Tea-growing inspiration

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I consider myself to be a tea granny. Growing up, my parents regularly had a pot of black tea steeping in the kitchen. To this day, black tea with milk and sugar is my “comfort food.” But over the years, I have also discovered a wide variety of different teas, from flavoured rooibos to Japanese greens to herbal remedies like chamomile. In the last few years I’ve enjoyed growing (and drying) my own herbal teas – I especially enjoy spearmint and lemon verbena (shown in the feature photo).

All this is to say I was very excited when I saw the book Homegrown Tea by Cassie Liversidge, a UK-based author who has also written Pasta Sauce! Grow Your Own Ingredients. The book opens with information about growing the actual tea plant, Camellia sinensis, from which you can harvest your white, green and black teas. Despite the fact I don’t live at a high altitude — or in Asia, for that matter — apparently I can grow tea in my garden. It’s worth noting that tea plants will require a bit more care than the hardy stuff in my garden. But it’s something I really want to try. I’m hoping I can find a nursery in Southern Ontario that sells plants as Camellia sinensis can be slow to germinate and grow from seed.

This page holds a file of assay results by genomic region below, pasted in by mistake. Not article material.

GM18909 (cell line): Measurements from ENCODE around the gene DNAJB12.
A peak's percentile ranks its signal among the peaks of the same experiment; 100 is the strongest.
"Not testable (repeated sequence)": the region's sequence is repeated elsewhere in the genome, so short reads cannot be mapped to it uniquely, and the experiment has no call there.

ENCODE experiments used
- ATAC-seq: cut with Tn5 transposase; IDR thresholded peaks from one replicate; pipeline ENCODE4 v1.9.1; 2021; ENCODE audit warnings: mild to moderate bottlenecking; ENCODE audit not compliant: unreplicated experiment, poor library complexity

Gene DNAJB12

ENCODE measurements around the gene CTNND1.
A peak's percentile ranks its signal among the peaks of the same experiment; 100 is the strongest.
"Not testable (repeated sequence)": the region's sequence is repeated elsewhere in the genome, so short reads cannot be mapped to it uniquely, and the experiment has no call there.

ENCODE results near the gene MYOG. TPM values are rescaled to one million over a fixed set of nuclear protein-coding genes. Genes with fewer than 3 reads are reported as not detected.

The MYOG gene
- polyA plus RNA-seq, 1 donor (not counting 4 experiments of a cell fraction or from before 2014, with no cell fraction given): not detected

The rest of the book features gorgeous photos and illustrations of other teas you can grow and brew, from herbs and seeds to flowers, fruits and roots. You will find harvest information, brewing tips and cute little sidebars called “Tea Bag Friends” that read like little nuggets of advice from a trusted confidante.

Homegrown Tea: An Illustrated Guide to Planting, Harvesting and Blending Teas and Tisanes (St. Martin's Griffin, 2014)

Homegrown Tea: An Illustrated Guide to Planting, Harvesting and Blending Teas and Tisanes (St. Martin’s Griffin, 2014)

This book has inspired me to expand beyond my usual tea menu. I already have bergamot, mint and chamomile growing from seed, but I’ll keep my eye out for other tea-worthy plants when I start putting everything in the ground.

Do you like to brew your own teas? What blends are your favourites?

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2 Responses to Tea-growing inspiration

  1. I want to grow tea as well, but I’m in Northern Ontario. Richters sell tea seeds. The tricky part, I think, is finding somewhere in Canada that will sell tea plants!

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